One thing was that some of the boys felt sorry for the Honduran kids helping and already gave way their work gloves. As I was scolding for this I then found out Nick had also given away his sunglasses. This was all in about the first 30 minutes of working. I found out today that we have some very soft hearted boys in our group! We got their gloves back…don’t worry moms! Everyone pitched in and worked very hard. The students are already attached to several of the kids. After work, we were served lunch at the village church. We had corn tortillas, rice, a potato salad type dish, and fried chicken. The best was when they sliced open watermelons for us!

Next was back to the compound for our 1 minute showers. We were out of water for a while, but eventually everyone got cleaned up. The students went to the park to play with the locals. There was soccer, bubble blowing, jump roping, basketball, and cartwheels by Devin!! We are now about to have dinner now. Please know that everyone is doing SO well. The kids are great. They are having fun, behaving, and contributing so much in every way. You should all be proud! Please Please leave us comments!!! We miss everyone!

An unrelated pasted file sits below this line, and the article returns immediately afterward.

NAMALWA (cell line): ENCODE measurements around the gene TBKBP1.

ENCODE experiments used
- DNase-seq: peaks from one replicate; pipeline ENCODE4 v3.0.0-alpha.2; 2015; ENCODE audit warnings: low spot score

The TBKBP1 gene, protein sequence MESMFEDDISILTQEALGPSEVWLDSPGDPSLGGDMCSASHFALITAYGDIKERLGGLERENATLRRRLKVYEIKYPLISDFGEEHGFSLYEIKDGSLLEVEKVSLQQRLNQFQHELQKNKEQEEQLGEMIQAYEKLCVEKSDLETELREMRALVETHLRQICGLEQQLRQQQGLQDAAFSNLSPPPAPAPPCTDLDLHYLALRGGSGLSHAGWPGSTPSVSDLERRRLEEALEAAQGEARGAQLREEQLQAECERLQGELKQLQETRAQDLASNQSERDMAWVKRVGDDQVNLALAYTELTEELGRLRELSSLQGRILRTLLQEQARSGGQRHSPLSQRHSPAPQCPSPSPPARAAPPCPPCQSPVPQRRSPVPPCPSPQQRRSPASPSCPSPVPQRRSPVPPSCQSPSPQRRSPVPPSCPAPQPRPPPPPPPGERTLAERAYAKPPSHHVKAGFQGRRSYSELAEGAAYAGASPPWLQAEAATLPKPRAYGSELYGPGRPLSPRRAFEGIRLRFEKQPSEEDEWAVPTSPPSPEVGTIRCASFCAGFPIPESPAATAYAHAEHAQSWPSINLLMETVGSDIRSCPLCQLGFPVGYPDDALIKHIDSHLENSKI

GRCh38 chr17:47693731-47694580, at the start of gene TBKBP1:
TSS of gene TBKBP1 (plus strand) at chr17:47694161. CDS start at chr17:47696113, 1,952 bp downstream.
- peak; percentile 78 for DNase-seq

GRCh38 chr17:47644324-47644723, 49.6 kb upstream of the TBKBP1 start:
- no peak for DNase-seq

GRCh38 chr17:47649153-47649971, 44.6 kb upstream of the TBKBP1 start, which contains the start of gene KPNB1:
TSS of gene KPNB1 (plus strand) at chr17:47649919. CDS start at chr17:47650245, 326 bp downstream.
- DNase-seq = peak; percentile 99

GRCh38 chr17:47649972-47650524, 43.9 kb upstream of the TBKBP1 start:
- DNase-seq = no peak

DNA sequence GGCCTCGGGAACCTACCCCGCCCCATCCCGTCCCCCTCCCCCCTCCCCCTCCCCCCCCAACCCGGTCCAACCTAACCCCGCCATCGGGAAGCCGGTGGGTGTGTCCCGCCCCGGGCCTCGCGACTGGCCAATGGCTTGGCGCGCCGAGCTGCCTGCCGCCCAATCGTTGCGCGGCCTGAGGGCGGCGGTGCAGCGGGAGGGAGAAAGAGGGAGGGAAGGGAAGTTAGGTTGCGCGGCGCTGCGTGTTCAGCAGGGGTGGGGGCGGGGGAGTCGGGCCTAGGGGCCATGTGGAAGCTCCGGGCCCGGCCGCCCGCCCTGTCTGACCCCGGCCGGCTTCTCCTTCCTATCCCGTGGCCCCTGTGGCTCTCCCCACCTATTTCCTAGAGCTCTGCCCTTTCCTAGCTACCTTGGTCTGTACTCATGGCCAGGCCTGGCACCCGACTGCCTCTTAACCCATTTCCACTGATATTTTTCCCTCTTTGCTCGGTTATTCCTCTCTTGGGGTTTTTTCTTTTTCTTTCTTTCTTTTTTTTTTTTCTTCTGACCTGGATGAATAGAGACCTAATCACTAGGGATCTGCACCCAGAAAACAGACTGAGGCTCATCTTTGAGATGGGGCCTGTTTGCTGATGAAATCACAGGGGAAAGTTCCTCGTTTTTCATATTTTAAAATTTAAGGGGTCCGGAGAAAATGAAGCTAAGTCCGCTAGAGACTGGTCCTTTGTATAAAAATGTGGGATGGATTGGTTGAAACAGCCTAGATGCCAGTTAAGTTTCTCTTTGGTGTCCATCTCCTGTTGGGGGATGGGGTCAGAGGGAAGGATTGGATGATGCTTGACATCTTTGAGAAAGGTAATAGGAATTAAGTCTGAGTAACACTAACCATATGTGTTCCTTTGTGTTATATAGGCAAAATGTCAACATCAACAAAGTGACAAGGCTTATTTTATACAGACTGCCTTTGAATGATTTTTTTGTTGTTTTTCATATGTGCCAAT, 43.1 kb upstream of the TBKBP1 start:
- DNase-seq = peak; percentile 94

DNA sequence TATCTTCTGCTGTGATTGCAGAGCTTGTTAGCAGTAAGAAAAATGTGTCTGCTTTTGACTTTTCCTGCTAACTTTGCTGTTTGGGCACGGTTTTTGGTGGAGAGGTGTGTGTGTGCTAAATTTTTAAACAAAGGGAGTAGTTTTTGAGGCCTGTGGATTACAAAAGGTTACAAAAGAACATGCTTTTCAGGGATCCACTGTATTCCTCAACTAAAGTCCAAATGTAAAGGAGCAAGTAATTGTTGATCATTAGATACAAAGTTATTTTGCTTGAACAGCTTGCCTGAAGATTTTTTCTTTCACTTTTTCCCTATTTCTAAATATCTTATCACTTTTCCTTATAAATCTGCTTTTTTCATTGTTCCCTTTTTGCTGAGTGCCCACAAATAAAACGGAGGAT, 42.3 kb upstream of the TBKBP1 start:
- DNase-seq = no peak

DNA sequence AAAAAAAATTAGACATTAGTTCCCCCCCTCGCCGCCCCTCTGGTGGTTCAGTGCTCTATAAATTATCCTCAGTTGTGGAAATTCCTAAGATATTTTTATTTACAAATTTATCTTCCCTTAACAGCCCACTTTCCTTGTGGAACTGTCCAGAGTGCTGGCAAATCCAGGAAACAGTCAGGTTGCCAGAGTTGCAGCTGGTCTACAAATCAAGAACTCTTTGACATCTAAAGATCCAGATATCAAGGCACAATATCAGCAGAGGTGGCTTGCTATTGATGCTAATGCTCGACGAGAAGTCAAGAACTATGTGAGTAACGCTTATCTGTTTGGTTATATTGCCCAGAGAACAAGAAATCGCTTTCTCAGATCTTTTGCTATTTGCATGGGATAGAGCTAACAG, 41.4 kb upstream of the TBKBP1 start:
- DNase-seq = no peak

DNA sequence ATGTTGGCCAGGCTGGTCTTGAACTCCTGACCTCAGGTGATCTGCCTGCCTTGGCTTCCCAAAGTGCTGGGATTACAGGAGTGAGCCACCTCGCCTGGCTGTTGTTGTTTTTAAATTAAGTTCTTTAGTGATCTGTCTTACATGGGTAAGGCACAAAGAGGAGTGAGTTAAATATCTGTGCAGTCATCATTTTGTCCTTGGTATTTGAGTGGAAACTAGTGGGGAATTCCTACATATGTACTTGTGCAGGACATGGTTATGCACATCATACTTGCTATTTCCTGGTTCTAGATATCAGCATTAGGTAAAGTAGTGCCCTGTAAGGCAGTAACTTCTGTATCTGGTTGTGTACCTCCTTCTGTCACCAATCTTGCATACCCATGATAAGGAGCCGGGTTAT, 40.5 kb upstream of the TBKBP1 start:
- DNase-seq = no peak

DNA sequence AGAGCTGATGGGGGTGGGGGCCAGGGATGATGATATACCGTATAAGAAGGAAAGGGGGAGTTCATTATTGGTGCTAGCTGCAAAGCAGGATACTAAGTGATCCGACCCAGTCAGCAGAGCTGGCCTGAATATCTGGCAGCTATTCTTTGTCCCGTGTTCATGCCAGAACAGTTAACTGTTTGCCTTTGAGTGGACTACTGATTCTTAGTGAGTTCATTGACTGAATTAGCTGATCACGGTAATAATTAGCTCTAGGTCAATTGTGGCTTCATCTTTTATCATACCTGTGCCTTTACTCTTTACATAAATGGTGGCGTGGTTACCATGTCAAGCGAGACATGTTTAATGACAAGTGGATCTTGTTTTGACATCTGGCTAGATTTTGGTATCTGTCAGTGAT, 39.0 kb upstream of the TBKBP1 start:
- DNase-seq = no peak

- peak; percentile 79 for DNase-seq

This just in: Stephanie had a bite that was just treated by Frank by the juice of a poinsettia leaf!

Thursday, March 24, 2011

Day 1

Thursday, March 24th

Day 1

Well, we are here. We are safe. And we are tired!

Before I can go on any further, we first all want to say to Peyton we love her and miss her. We are all so sorry about your passport and we all want you to know you are here with us in spirit!

Our day started out by getting up at 3am. We have traveled by bus, plane, and bus again. However, the students and chaperones alike have all agreed it has been worth it! It is so hard to explain to those who have never been the excitement of landing and the sights and sounds you see along the way to Esquias. We are all settled in our “rooms”, and Tacha had a nice dinner for us of corn tortillas, rice, beans, meat, and the most delicious fresh tomatoes!! Everyone is adjusting perfectly, and we are busy getting ready for bed and preparing for our first work day tomorrow.

We closed our evening here with our “junta” which is small sharing and gathering we have each evening. The students were also given some rules about the compound, showering, and diving for toilet paper with stick if they accidentally throw it in the toilet! Bugs killed or chased off by Mona so far; 1 roach, 1 beetle, and a spider which the girls insist was a tarantula